If you think life is invaluable, you should then think that one month of life is worth those 30 thousand dollars. But think again. Resources are scarce. There isn't an infinite amount of money available. Suppose that money is coming from public funds, what if that money were used to help other people with simpler/cheaper health issues, which can also extend or improve life? What if that money were used in education? Now suppose that money is coming from your own pocket. Would you rather use it to go travel around the world instead? Or maybe buy a house for your children? Or, even, would you be willing to leave a 30 thousand dollar debt to your family for that extra month of life? If life is thought as invaluable, none of these comparisons can be done.
Doctors from the Sloan-Ketterin Cancer Center pondered about this due to a combination of new treatments available for cancer that were estimated to cost around 600 thousand dollars per year of life extended. Having been approved by the FDA, most insurers had to cover these treatments. But doctors at that hospital decided those drugs were not worth the price, other alternatives were better. If those new treatments were used by everyone, resources available for health would run out very fast. That money could be better used elsewhere. And so they decided to boycott them by going publicly against some of these treatments.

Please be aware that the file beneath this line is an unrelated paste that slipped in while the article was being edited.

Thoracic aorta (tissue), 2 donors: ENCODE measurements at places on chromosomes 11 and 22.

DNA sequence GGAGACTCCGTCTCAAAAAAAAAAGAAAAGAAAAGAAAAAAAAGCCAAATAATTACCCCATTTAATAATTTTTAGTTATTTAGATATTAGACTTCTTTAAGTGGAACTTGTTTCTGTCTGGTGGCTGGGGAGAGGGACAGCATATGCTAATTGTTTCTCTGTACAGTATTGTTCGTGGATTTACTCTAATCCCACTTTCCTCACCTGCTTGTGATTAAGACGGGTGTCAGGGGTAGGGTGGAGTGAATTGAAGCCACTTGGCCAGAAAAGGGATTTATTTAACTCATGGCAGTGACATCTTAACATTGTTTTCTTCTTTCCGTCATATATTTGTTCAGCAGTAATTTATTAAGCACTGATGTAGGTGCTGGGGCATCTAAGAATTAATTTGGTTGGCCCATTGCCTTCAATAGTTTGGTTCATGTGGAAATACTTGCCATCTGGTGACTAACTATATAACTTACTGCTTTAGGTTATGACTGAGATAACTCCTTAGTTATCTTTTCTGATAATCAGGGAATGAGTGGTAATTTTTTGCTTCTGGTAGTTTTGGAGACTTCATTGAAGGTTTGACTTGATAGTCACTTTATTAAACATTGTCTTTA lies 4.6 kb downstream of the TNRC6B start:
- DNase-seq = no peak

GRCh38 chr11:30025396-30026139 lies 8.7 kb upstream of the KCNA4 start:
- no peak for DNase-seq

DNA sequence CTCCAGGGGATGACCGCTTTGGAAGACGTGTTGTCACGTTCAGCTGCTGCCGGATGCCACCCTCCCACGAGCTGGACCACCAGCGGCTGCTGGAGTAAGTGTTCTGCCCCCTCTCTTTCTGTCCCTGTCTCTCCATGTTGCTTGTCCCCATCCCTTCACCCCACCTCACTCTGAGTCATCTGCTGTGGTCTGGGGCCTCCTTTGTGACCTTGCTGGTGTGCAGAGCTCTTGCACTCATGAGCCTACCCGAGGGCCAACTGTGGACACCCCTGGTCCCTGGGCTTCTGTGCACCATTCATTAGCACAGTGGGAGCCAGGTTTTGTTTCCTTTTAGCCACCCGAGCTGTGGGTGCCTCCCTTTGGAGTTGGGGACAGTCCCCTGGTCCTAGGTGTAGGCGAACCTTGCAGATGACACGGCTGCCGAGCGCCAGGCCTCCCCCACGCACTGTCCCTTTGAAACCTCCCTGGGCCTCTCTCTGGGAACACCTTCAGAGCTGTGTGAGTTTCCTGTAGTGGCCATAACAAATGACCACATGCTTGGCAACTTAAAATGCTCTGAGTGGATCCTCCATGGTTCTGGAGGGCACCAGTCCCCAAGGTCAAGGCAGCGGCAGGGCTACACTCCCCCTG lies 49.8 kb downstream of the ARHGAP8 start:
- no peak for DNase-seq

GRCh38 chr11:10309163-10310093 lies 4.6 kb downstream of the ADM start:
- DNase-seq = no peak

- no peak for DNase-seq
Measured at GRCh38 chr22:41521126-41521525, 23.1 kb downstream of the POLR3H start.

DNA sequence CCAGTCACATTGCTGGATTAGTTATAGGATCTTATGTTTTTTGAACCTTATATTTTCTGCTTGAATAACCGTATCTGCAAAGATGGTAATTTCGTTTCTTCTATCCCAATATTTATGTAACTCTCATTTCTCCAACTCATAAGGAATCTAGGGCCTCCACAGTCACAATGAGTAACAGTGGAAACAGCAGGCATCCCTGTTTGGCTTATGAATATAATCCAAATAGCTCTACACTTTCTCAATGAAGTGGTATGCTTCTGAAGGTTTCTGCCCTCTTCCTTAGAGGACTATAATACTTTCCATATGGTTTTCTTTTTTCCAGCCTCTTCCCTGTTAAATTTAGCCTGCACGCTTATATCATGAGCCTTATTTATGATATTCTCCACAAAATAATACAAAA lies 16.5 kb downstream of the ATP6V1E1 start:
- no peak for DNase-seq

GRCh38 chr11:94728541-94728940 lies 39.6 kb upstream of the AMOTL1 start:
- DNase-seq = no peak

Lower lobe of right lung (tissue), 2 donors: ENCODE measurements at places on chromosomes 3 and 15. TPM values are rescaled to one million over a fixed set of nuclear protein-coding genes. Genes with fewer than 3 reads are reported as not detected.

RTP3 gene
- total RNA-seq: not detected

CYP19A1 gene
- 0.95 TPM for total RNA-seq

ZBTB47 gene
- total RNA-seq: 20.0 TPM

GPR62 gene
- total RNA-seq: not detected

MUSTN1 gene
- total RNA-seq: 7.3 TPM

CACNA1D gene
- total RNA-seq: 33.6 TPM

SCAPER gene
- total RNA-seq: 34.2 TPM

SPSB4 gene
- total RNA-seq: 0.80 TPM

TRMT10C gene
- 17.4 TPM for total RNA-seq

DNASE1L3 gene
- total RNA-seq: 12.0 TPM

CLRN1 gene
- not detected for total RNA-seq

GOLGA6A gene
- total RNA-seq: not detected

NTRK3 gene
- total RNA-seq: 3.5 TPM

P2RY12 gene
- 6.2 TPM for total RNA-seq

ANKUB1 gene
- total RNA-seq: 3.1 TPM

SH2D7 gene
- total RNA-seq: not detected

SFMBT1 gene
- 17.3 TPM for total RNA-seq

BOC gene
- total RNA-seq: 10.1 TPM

Avastin, $5,000/month; Zaltrap, $11,000/month; Yervoy, $39,000/month; Provenge, $93,000/course of treatment; Erbitux, $8,400/month; Gleevec, $92,000/year; Tasigna, $115,000/year; Sprycel, $123,000/year. (Photo: NYMag, Illustrations by Remie Geoffroi)
OK, so those treatments may not have been very good. Other alternatives were available. But what if the drug in question is really good and no alternatives are available? One such drug has been suggested to be SOVALDI for hepatitis C. Let me clarify that I know nothing about this drug, so let's approach the example more as a thinking process to understand how life sometimes needs to be given a dollar value, instead of a health study. SOVALDI is suggested to have smaller side effects and as much as 95% rate of cure in the US, hence an impressive drug. Its alternatives were suggested to perform much worse, possibly not curing Hepatitis C, just dealing with it temporarily. However, SOVALDI costs one thousand dollars a pill and is to be taken daily for 12 weeks, or around 84 thousand dollars per treatment. This has been taken by around 75 thousand people last year, totaling a cost of around 5 billion dollars in the US.